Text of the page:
President of Disney
Robert Alan “Bob” Iger (born February 10, 1951) is an American businessman who has been the Chairman and Chief Executive Officer of The Walt Disney Company since 2005. Iger oversaw the acquisitions of Pixar Animation Studios in 2006, Marvel Entertainment in 2009, and Lucasfilm in 2012.
Iger was born to a Jewish family in New York City, New York, the son of Mimi and Arthur L. Iger. Iger’s father was a World War II veteran who served as the Executive Vice President and General Manager of the Greenvale Marketing Corporation, and was also a Professor of Advertising and Public Relations. His mother worked at Boardman Junior High School in Oceanside.
Iger was raised in the Long Island town of Oceanside, New York, where he attended the Fulton Avenue School and later graduated from high school. Iger completed his undergraduate studies at Ithaca College where he graduated Magna Cum Laude with a Bachelor of Science degree in Television & Radio from Ithaca’s Roy H. Park School of Communications. Iger began his career as a weatherman for a local television station and joined the American Broadcasting Company in 1974. Iger was instrumental in convincing ABC to pick up David Lynch’s offbeat yet influential Twin Peaks.
In 1989, Iger was named to head up ABC Entertainment. He served as President of the ABC Network Television Group from January 1993 to 1994, while being appointed as Capital Cities/ABC Senior Vice President in March 1993 and Executive Vice President in July 1993. In 1994, Iger was named President and Chief Operating Officer of ABC’s corporate parent, Capital Cities/ABC. In 1996, The Walt Disney Company bought Capital Cities/ABC and renamed it ABC, Inc., where Iger remained President until 1999.
The Walt Disney Company
On February 25, 1999, Disney named Iger the President of Walt Disney International, the business unit that oversees Disney’s international operations, as well as Chairman of the ABC Group. Disney called the change a promotion for Iger; however, the company’s insistence was initially viewed with skepticism, as some thought Iger was merely being removed from day-to-day authority at ABC, since ABC had been struggling.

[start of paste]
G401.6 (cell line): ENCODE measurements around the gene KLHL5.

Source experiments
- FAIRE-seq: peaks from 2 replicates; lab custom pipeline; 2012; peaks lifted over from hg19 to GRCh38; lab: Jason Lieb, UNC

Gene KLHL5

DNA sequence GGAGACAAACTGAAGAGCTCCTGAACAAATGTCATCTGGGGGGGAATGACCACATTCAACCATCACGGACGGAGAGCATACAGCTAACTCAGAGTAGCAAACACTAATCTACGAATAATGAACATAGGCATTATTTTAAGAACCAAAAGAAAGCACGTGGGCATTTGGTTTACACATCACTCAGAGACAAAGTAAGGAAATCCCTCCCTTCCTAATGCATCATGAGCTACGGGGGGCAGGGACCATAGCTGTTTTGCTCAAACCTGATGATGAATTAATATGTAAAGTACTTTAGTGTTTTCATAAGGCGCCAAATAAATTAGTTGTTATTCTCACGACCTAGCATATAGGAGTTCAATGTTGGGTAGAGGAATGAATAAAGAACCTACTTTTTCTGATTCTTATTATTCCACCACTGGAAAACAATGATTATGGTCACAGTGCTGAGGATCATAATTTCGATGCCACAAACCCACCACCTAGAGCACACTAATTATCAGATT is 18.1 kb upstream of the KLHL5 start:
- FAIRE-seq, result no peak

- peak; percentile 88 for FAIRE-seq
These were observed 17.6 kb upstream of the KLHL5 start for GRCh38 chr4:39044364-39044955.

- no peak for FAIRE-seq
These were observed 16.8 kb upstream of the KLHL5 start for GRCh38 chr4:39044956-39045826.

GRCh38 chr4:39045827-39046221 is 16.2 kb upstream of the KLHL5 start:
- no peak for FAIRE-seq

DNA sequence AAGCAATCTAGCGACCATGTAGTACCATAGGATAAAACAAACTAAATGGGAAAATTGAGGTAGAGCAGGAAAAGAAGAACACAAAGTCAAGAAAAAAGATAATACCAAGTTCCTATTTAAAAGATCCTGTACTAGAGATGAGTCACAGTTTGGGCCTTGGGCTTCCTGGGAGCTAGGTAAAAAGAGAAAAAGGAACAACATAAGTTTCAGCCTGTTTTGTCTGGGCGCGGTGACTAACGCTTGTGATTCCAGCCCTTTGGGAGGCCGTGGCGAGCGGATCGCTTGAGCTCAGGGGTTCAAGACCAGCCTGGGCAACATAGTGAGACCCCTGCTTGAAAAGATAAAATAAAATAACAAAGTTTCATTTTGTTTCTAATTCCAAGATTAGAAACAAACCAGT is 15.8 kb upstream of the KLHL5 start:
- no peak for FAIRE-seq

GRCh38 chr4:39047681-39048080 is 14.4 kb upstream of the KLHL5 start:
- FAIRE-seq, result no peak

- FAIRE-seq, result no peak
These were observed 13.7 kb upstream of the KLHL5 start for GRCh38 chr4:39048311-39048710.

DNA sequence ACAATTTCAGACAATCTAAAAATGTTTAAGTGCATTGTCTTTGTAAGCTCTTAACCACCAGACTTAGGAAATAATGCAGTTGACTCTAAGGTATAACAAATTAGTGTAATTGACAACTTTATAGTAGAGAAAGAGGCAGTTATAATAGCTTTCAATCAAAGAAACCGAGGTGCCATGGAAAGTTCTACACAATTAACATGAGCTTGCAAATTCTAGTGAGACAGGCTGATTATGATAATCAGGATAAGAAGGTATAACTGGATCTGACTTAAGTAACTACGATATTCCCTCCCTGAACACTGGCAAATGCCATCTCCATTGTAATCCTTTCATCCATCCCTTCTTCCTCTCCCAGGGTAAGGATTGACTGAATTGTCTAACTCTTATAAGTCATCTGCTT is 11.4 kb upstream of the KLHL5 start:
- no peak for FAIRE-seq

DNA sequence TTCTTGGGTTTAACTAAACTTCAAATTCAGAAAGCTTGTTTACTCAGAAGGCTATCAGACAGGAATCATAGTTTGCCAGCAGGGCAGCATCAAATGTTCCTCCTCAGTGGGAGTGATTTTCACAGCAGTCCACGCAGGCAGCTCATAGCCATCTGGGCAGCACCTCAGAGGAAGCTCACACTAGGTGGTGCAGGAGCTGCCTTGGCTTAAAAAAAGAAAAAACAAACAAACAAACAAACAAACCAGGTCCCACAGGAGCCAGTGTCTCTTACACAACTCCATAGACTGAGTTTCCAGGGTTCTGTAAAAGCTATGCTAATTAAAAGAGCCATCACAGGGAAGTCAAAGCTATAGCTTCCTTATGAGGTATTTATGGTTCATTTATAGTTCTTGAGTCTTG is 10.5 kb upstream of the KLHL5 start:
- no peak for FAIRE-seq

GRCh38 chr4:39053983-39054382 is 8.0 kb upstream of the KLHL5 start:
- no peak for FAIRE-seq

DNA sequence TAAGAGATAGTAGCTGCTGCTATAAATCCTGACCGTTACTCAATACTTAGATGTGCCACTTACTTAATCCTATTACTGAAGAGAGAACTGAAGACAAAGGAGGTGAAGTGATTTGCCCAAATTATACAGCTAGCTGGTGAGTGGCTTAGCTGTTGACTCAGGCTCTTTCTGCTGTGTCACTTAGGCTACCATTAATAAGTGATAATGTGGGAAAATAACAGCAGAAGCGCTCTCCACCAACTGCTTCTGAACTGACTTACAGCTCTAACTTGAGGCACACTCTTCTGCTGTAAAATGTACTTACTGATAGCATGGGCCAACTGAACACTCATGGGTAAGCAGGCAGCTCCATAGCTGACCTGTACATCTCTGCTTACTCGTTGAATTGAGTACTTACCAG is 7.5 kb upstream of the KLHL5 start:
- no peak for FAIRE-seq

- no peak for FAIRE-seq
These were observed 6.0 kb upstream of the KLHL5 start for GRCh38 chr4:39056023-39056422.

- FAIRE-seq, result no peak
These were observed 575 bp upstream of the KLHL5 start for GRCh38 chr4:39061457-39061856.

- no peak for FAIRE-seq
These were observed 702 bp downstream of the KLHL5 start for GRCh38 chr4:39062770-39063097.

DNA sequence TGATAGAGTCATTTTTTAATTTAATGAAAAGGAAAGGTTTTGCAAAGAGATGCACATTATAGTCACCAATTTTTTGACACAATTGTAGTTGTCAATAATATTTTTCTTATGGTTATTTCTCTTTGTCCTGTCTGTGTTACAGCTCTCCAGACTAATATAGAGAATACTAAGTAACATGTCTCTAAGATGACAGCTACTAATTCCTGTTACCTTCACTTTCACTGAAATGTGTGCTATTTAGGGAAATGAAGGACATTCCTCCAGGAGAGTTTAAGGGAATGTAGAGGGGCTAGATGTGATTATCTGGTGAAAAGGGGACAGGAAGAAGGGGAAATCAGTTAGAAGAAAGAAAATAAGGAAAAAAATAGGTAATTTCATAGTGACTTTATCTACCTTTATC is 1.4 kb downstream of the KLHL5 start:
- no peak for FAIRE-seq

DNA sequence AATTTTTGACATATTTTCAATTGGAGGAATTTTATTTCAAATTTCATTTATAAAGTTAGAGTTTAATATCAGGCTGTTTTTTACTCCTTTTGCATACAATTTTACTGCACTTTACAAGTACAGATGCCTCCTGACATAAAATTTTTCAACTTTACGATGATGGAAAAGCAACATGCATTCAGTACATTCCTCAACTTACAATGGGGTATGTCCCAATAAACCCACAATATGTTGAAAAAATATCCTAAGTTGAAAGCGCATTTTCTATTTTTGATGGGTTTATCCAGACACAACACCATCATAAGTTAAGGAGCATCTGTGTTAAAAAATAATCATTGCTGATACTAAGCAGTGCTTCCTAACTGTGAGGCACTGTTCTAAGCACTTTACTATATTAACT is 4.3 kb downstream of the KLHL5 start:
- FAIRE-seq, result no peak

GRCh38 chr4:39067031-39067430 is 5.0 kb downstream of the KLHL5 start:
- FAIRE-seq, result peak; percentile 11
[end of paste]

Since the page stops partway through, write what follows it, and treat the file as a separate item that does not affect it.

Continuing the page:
Iger was named President of Disney in 2000, and later succeeded Michael Eisner as the CEO in 2005, after a successful effort by Roy E. Disney to shake up the management of the company.
Disney named Iger the President and Chief Operating Officer (CEO) on January 24, 2000, making him Disney’s #2 executive under Chairman and CEO Michael Eisner. Disney had been without a separate president since Eisner assumed the role following the departure of Michael Ovitz in 1997, after sixteen months at Disney.
On March 13, 2005, Disney announced that Bob Iger would succeed Michael Eisner as CEO. On March 26, Iger reassigned Peter Murphy, Disney’s Chief Strategic Officer, and pledged to disband the company’s Strategic Planning division. Iger also vowed to restore much of the decision-making authority that the division had assumed to the company’s individual business units.
Disney reconciled with former board members Roy E. Disney and Stanley Gold, who in July 2005 dropped their “Save Disney” campaign and agreed to work with Iger. In the process, Roy E. Disney was named a Director Emeritus and Consultant.
On January 24, 2006, Disney announced it would acquire Pixar for $7.4 billion in an all-stock transaction. The merger installed animator John Lasseter as Chief Creative Officer of the Disney/Pixar animation studios and Principal Creative Advisor for Walt Disney Imagineering, the division that designs theme park attractions. This acquisition made Steve Jobs Disney’s top shareholder, with seven percent of outstanding shares, and gave him a new seat on Disney’s Board of Directors. In the same year, Iger also re-acquired the rights to Walt Disney’s first star, Oswald the Lucky Rabbit, from NBCUniversal by releasing sportscaster Al Michaels from ABC Sports to NBC Sports.
In August 2009, Iger spearheaded negotiations that led Disney to acquire Marvel Entertainment and its associated assets for $4 billion. As of August 2014, Disney has recouped over $4 billion at the box office through the Marvel movies.
Roy E. Disney, who had been critical of Iger for his role as Eisner’s deputy, issued this statement:
“Animation has always been the heart and soul of The Walt Disney Company, and it is wonderful to see Bob Iger and the company embraces that heritage by bringing the outstanding animation talent of the Pixar team back into the fold. This clearly solidifies The Walt Disney Company’s position as the dominant leader in motion picture animation and we applaud and support Bob Iger’s vision.”